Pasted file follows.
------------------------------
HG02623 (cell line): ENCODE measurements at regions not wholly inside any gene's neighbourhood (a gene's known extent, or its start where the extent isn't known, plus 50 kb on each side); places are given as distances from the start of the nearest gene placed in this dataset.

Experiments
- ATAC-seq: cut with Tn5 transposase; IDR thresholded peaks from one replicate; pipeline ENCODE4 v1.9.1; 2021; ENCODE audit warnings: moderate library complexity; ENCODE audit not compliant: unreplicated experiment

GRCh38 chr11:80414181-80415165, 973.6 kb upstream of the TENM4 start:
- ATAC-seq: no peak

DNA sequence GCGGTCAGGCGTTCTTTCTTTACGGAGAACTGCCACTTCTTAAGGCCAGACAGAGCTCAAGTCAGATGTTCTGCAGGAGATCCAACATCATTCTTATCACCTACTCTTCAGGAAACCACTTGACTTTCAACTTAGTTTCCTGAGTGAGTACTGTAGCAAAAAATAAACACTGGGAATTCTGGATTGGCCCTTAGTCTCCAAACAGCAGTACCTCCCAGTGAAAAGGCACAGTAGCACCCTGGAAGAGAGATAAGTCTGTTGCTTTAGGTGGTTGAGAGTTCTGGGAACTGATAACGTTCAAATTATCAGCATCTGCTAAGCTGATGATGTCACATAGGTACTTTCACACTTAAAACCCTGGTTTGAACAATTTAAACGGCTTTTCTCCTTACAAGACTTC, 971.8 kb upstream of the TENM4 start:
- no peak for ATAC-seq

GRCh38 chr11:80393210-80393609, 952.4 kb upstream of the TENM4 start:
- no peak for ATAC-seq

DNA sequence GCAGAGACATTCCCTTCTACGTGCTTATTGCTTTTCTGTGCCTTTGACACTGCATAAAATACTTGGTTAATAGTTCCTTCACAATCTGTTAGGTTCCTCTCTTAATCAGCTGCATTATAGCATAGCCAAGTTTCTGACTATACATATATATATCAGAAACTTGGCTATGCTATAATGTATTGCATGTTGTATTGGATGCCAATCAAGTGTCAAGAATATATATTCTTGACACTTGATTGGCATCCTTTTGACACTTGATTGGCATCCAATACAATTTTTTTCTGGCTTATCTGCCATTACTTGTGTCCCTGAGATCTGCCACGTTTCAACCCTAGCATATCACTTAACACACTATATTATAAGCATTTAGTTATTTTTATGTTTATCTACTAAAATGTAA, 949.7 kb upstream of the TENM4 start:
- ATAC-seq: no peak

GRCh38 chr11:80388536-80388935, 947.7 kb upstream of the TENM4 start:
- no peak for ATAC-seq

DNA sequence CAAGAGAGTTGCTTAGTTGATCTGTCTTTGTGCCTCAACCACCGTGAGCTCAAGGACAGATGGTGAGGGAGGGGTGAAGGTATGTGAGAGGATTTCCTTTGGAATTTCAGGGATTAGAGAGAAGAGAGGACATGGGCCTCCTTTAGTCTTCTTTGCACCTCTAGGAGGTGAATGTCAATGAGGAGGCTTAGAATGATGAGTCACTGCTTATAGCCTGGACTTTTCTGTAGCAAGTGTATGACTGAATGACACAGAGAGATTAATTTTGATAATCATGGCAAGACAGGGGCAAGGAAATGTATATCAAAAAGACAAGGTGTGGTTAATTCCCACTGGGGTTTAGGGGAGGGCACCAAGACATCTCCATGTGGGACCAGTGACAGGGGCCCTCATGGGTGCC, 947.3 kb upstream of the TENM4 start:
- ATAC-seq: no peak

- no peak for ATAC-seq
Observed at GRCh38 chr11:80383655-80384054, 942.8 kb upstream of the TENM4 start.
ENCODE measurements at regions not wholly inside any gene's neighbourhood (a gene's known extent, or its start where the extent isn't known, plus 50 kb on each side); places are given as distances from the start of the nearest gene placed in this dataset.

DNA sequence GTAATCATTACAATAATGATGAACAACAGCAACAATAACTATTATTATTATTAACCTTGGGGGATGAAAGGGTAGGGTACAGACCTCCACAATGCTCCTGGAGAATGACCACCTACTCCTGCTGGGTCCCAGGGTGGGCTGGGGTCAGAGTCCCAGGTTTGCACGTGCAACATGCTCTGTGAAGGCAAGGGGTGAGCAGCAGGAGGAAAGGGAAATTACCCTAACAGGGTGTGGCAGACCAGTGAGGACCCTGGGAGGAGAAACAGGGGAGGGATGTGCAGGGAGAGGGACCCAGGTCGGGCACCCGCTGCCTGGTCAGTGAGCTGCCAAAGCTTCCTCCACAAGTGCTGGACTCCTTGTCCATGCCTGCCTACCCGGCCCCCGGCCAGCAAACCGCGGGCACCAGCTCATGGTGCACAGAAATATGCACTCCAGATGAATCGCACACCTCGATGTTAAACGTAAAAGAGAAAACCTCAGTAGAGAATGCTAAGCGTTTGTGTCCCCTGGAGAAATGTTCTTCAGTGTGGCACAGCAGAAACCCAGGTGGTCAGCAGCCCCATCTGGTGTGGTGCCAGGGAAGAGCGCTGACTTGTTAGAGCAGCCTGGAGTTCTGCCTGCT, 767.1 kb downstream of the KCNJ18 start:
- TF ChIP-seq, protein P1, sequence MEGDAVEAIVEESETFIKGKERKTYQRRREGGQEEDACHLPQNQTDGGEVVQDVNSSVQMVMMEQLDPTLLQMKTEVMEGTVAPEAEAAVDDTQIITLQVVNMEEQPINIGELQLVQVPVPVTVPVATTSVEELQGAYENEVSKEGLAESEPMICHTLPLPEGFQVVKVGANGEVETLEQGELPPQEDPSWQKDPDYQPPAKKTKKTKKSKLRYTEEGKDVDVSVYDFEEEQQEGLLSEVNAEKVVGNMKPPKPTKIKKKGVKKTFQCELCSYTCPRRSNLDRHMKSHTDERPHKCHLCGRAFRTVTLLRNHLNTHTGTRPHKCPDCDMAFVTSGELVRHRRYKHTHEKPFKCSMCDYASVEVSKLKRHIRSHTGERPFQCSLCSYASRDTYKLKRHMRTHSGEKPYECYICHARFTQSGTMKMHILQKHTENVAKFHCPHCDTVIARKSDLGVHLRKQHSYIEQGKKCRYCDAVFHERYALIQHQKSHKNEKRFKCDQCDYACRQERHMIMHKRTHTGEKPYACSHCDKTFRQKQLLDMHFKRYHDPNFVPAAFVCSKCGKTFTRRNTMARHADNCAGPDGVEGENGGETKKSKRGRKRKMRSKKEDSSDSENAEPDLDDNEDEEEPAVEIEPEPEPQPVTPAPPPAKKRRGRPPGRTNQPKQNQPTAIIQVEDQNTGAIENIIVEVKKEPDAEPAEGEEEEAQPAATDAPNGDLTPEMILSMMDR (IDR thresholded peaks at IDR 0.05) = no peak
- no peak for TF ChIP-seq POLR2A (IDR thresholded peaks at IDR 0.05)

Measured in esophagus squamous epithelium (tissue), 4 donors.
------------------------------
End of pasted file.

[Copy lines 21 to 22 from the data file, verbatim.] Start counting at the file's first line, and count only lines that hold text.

- no peak for TF ChIP-seq POLR2A (IDR thresholded peaks at IDR 0.05)

Measured in esophagus squamous epithelium (tissue), 4 donors.